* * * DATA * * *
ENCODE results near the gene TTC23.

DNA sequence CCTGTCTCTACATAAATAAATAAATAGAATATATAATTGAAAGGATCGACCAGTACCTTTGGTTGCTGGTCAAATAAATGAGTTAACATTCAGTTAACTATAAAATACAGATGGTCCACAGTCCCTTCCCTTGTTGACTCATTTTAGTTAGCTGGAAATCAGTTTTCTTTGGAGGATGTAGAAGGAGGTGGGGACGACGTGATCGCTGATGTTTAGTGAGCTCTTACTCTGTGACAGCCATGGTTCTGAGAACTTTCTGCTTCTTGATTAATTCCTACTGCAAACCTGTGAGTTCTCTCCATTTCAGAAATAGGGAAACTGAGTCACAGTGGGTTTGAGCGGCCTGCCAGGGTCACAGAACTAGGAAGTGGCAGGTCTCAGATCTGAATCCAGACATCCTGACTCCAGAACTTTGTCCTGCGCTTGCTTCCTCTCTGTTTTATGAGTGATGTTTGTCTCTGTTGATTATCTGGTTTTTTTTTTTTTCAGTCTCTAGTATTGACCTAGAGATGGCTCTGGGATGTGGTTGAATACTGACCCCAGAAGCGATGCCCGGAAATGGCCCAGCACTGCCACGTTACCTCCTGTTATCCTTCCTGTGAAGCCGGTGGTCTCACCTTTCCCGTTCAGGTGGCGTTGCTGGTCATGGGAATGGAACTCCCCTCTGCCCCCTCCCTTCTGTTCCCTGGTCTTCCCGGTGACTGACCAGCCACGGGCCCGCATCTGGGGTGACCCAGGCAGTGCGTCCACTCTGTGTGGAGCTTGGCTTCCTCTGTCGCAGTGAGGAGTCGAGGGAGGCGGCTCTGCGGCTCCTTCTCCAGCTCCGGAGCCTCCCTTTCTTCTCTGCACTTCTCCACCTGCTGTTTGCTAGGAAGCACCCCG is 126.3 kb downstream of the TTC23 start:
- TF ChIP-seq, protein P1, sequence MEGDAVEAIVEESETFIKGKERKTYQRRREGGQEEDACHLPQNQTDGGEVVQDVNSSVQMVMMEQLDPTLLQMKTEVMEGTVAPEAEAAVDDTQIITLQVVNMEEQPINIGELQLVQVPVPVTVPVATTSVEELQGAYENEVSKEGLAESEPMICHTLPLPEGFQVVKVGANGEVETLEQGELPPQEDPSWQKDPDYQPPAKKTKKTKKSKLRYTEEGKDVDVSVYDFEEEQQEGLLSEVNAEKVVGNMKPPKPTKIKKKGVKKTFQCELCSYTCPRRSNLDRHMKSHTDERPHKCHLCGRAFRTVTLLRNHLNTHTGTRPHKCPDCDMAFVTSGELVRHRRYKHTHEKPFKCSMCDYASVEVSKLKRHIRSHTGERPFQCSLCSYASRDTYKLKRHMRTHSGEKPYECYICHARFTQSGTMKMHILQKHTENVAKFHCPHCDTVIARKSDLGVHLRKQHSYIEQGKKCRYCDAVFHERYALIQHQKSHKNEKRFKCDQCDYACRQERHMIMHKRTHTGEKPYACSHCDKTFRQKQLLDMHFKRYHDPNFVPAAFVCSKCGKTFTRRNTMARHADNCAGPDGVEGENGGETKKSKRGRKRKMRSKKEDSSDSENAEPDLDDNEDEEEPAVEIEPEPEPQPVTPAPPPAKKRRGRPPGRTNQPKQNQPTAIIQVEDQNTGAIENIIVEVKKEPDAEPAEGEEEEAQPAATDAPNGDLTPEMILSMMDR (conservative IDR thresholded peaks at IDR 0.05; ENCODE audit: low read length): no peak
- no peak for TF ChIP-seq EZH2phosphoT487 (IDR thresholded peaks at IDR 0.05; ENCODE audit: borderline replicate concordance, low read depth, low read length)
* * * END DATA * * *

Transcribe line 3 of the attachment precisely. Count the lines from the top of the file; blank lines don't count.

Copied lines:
- TF ChIP-seq, protein P1, sequence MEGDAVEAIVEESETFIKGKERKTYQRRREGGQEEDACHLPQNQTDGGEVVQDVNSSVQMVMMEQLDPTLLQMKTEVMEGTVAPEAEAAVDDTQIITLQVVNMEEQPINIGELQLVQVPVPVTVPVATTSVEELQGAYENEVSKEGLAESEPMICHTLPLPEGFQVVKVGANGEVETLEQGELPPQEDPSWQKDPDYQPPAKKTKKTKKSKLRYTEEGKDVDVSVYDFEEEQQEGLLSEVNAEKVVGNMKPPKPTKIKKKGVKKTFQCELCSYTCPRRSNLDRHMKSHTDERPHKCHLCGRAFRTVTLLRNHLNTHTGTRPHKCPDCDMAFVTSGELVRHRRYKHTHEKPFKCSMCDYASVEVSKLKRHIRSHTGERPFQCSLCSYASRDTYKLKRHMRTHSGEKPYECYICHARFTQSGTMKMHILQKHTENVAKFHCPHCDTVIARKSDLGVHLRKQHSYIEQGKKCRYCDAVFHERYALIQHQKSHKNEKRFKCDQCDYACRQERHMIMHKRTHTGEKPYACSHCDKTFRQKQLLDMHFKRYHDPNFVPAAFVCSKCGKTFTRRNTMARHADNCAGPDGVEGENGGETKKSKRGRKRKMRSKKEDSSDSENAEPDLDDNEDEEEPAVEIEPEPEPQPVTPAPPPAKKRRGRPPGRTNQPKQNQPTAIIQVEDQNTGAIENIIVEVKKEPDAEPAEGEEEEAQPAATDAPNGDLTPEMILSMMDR (conservative IDR thresholded peaks at IDR 0.05; ENCODE audit: low read length): no peak